WEDNESDAY, Oct. 19 (HealthDay News) -- Obese children need special attention when they undergo anesthesia, two new studies suggest.
In one study, researchers found that obese children with asthma suffer more complications from anesthesia than normal weight children with asthma. In the other study, researchers found that obese children require less of one type of anesthesia than normal weight kids.
If a child is obese, has asthma or both, parents should expect close monitoring, said researcher Dr. Olubukola Nafiu, an assistant professor of pediatric anesthesiology at the University of Michigan.
"Children who are obese and asthmatic have a twofold increased risk of developing respiratory problems when they are given anesthesia," Nafiu said.
Both studies are scheduled for presentation Monday at the annual meeting of the American Society of Anesthesiologists in Chicago.
To determine if complications were more frequent among obese kids with asthma, Nafiu looked at 1,102 children and teens, aged 6 to 18, after anesthesia and divided them into four groups. One group was obese and had asthma, one group was normal weight with asthma, another was obese without asthma, and the last group was normal weight without asthma.
Those in the obese-asthmatic and obese non-asthmatic groups were more likely to have critical airway problems, such as spasms, than their thinner peers, the study found, but there were no fatal complications among the study patients.
Both obesity and asthma are known to be independent risk factors for respiratory problems during anesthesia, Nafiu said. Both conditions are increasing in U.S. children at an alarming rate, and the researchers wanted to find out if complications are more frequent in pediatric patients who have the two disorders.
Respiratory problems are a leading cause of complications, including death, during pediatric surgery, the authors said.
In a second study, Dr. Olutoyin Olutoye, of Texas Children's Hospital in Houston, found that obese children require smaller doses of the anesthetic propofol than their slimmer peers.
According to Olutoye, doctors have known that obese adults need less propofol than normal weight adults, but whether that applied to obese children was unclear. Since propofol can cause low blood pressure and reduced breathing, it's important not to administer too much, the researchers noted in a news release from the American Society of Anesthesiologists.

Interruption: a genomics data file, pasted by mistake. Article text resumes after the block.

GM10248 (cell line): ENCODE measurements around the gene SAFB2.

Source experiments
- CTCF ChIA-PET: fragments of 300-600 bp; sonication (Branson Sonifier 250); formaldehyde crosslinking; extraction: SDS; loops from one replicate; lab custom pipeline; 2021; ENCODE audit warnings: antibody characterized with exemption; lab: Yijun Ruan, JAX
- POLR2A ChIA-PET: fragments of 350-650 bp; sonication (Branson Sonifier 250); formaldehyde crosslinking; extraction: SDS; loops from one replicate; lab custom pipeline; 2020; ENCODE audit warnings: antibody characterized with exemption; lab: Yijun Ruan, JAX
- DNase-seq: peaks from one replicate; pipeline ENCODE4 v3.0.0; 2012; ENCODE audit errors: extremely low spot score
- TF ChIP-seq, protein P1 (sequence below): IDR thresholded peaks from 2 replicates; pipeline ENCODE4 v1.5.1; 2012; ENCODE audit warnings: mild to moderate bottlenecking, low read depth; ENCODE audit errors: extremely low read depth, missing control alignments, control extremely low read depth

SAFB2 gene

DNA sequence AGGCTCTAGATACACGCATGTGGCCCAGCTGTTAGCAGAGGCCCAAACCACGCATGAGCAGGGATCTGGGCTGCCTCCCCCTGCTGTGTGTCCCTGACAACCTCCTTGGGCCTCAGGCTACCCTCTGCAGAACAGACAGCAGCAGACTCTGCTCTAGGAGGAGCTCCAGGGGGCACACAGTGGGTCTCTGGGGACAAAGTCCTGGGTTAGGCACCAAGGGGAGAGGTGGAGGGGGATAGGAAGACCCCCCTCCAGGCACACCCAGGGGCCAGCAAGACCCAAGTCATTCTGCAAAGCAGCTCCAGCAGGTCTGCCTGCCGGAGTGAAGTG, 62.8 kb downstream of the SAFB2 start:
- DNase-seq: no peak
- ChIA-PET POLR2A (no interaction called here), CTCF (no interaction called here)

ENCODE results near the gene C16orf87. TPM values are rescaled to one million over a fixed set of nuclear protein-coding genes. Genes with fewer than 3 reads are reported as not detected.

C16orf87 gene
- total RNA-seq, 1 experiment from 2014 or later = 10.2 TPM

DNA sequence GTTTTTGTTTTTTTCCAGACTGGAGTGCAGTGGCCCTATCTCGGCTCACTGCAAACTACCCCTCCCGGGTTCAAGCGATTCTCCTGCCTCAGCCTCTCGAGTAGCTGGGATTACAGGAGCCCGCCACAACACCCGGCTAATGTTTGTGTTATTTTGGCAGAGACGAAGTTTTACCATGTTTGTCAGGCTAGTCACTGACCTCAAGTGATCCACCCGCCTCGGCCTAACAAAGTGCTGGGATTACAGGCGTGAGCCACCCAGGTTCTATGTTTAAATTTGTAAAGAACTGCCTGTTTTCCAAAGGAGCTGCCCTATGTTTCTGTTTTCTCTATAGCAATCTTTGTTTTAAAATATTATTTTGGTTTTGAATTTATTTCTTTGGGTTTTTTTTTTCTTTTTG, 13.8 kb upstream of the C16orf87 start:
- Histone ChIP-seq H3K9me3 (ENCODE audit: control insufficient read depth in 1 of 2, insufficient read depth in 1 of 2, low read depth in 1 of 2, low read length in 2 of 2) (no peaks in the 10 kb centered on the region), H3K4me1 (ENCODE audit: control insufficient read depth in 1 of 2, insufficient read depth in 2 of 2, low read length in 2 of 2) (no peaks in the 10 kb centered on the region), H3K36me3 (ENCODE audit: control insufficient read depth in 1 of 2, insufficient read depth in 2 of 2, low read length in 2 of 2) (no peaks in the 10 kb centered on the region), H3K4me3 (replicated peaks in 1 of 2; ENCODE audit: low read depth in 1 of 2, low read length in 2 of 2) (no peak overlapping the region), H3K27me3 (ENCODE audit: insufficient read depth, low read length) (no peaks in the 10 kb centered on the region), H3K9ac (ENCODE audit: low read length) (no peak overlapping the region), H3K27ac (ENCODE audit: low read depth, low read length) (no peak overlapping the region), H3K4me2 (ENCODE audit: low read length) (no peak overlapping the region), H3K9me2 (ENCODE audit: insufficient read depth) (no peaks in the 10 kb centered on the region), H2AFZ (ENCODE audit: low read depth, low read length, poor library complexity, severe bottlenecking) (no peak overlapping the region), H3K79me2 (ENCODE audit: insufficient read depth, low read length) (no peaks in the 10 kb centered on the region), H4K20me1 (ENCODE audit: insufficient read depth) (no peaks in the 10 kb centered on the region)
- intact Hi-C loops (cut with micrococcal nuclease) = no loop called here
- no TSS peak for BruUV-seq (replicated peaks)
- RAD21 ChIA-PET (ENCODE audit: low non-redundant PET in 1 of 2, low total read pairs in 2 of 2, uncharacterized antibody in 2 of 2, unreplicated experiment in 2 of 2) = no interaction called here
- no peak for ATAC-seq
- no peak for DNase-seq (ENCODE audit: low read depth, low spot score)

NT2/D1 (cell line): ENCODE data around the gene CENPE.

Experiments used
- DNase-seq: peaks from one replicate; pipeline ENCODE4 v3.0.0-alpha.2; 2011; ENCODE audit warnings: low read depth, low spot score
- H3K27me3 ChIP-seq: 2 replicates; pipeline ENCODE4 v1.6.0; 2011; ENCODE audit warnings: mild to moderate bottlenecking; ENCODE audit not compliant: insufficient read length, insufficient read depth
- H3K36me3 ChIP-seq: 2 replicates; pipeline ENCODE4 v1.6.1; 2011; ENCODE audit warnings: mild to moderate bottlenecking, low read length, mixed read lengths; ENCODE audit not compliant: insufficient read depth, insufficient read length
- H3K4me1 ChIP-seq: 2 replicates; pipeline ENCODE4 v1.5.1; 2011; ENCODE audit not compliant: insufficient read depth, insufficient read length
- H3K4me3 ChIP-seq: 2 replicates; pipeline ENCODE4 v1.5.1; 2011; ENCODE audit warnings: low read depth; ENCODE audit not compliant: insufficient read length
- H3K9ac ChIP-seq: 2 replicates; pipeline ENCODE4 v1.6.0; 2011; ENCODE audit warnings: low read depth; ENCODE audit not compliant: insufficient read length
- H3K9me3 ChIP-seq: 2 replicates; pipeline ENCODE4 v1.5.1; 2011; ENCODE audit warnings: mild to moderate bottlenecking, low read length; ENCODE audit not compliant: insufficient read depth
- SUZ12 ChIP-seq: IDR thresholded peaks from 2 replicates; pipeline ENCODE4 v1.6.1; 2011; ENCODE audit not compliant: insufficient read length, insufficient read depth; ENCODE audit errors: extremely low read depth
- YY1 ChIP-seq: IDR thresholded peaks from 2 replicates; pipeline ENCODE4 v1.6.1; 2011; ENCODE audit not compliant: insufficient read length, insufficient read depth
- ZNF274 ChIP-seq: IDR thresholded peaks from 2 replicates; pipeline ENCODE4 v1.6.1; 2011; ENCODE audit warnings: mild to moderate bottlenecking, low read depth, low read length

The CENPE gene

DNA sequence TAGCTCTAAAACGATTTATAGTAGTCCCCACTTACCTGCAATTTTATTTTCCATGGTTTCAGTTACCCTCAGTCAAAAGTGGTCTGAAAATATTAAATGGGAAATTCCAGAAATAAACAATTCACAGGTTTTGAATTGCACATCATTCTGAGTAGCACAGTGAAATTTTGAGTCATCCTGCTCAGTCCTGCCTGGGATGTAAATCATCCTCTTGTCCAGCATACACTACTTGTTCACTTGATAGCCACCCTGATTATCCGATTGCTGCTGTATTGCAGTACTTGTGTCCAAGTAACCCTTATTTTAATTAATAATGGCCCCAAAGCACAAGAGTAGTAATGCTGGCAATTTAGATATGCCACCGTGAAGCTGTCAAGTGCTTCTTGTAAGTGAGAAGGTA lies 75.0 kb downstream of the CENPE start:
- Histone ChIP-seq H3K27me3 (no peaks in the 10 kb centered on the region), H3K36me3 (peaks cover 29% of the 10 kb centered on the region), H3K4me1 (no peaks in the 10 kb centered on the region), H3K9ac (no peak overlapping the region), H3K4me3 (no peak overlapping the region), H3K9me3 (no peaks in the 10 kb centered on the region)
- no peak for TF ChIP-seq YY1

The study included 40 obese and 40 normal weight children. The investigators measured each child's response 20 seconds after getting propofol. The normal weight kids needed 50 to 60 percent more of the anesthetic than the obese children.
In obese children, 75 percent of excess body weight is fat tissue, which can alter the distribution of propofol in the body, the researchers explained.
Additional studies involving children are needed to determine how obesity affects other anesthetic medications, Olutoye said.
"These studies confirm the general impression that anesthesiologists already have about obese children," said Dr. Mark Singleton, chair of the American Society of Anesthesiologists' committee on pediatric anesthesia, who was not involved with the study.
The message from the asthma and obesity study is, "Kids with asthma and obesity are at double jeopardy," Singleton said.
However, he pointed out that the anesthesia-dose research only involved the drug propofol, which is injected, and would not apply to other drugs. Most children's anesthesia is induced by inhalation, Singleton noted.
Doctors should obtain children's height and weight to see if they fall within the obese range, Nafiu added. A body mass index (BMI) in the 95th percentile or above is considered obese.
Parents of obese and/or asthmatic children should expect numerous questions from the doctor before their child undergoes surgery that requires anesthesia, and they should expect especially close monitoring, he added.
Because the research was presented at a medical meeting, it should be considered preliminary until published in a peer-reviewed medical journal.
To help prepare your child for anesthesia, visit the Nemours Foundation.
SOURCES: Olubukola Nafiu, M.D., assistant professor of pediatric anesthesiology, University of Michigan, Ann Arbor; Mark Singleton, M.D., chair, committee on pediatric anesthesiology, American Society of Anesthesiologists, and adjunct clinical professor, Stanford University School of Medicine, Palo Alto, Calif.; American Society of Anesthesiologists, news release, Oct. 17, 2011
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